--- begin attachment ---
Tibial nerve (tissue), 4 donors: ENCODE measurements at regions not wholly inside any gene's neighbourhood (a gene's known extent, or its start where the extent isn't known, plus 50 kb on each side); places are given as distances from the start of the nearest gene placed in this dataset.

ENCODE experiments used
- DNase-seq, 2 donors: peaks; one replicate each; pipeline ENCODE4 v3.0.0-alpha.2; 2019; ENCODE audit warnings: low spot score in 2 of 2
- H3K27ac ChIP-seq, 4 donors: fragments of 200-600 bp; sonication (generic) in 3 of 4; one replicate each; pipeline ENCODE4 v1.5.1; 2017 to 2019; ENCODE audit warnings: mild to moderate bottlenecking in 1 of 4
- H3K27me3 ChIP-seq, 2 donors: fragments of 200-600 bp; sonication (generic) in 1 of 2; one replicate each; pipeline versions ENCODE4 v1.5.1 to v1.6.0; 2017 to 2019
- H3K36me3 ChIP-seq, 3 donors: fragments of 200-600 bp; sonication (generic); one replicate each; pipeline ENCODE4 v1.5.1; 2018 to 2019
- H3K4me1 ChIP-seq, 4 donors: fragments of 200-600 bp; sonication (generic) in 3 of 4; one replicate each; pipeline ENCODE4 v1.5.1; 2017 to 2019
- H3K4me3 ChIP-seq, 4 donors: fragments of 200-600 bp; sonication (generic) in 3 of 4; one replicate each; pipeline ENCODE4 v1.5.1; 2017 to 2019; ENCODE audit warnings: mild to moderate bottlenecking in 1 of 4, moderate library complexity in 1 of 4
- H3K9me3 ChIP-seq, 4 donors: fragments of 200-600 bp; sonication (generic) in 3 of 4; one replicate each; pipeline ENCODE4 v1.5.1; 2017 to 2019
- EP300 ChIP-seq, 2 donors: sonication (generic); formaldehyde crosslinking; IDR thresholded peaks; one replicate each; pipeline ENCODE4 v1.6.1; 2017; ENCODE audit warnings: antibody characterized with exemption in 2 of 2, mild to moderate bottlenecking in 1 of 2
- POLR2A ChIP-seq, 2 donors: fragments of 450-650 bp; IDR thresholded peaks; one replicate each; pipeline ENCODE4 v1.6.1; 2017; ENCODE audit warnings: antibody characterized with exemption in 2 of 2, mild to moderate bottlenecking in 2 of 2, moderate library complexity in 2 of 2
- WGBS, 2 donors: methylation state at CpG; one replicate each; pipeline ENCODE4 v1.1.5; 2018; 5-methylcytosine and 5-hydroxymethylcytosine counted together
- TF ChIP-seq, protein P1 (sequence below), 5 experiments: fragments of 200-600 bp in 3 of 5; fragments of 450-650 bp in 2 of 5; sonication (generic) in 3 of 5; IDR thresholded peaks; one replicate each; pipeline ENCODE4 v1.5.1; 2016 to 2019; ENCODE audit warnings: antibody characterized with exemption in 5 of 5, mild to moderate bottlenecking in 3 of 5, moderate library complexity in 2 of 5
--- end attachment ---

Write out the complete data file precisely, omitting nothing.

Tibial nerve (tissue), 4 donors: ENCODE measurements at regions not wholly inside any gene's neighbourhood (a gene's known extent, or its start where the extent isn't known, plus 50 kb on each side); places are given as distances from the start of the nearest gene placed in this dataset.

ENCODE experiments used
- DNase-seq, 2 donors: peaks; one replicate each; pipeline ENCODE4 v3.0.0-alpha.2; 2019; ENCODE audit warnings: low spot score in 2 of 2
- H3K27ac ChIP-seq, 4 donors: fragments of 200-600 bp; sonication (generic) in 3 of 4; one replicate each; pipeline ENCODE4 v1.5.1; 2017 to 2019; ENCODE audit warnings: mild to moderate bottlenecking in 1 of 4
- H3K27me3 ChIP-seq, 2 donors: fragments of 200-600 bp; sonication (generic) in 1 of 2; one replicate each; pipeline versions ENCODE4 v1.5.1 to v1.6.0; 2017 to 2019
- H3K36me3 ChIP-seq, 3 donors: fragments of 200-600 bp; sonication (generic); one replicate each; pipeline ENCODE4 v1.5.1; 2018 to 2019
- H3K4me1 ChIP-seq, 4 donors: fragments of 200-600 bp; sonication (generic) in 3 of 4; one replicate each; pipeline ENCODE4 v1.5.1; 2017 to 2019
- H3K4me3 ChIP-seq, 4 donors: fragments of 200-600 bp; sonication (generic) in 3 of 4; one replicate each; pipeline ENCODE4 v1.5.1; 2017 to 2019; ENCODE audit warnings: mild to moderate bottlenecking in 1 of 4, moderate library complexity in 1 of 4
- H3K9me3 ChIP-seq, 4 donors: fragments of 200-600 bp; sonication (generic) in 3 of 4; one replicate each; pipeline ENCODE4 v1.5.1; 2017 to 2019
- EP300 ChIP-seq, 2 donors: sonication (generic); formaldehyde crosslinking; IDR thresholded peaks; one replicate each; pipeline ENCODE4 v1.6.1; 2017; ENCODE audit warnings: antibody characterized with exemption in 2 of 2, mild to moderate bottlenecking in 1 of 2
- POLR2A ChIP-seq, 2 donors: fragments of 450-650 bp; IDR thresholded peaks; one replicate each; pipeline ENCODE4 v1.6.1; 2017; ENCODE audit warnings: antibody characterized with exemption in 2 of 2, mild to moderate bottlenecking in 2 of 2, moderate library complexity in 2 of 2
- WGBS, 2 donors: methylation state at CpG; one replicate each; pipeline ENCODE4 v1.1.5; 2018; 5-methylcytosine and 5-hydroxymethylcytosine counted together
- TF ChIP-seq, protein P1 (sequence below), 5 experiments: fragments of 200-600 bp in 3 of 5; fragments of 450-650 bp in 2 of 5; sonication (generic) in 3 of 5; IDR thresholded peaks; one replicate each; pipeline ENCODE4 v1.5.1; 2016 to 2019; ENCODE audit warnings: antibody characterized with exemption in 5 of 5, mild to moderate bottlenecking in 3 of 5, moderate library complexity in 2 of 5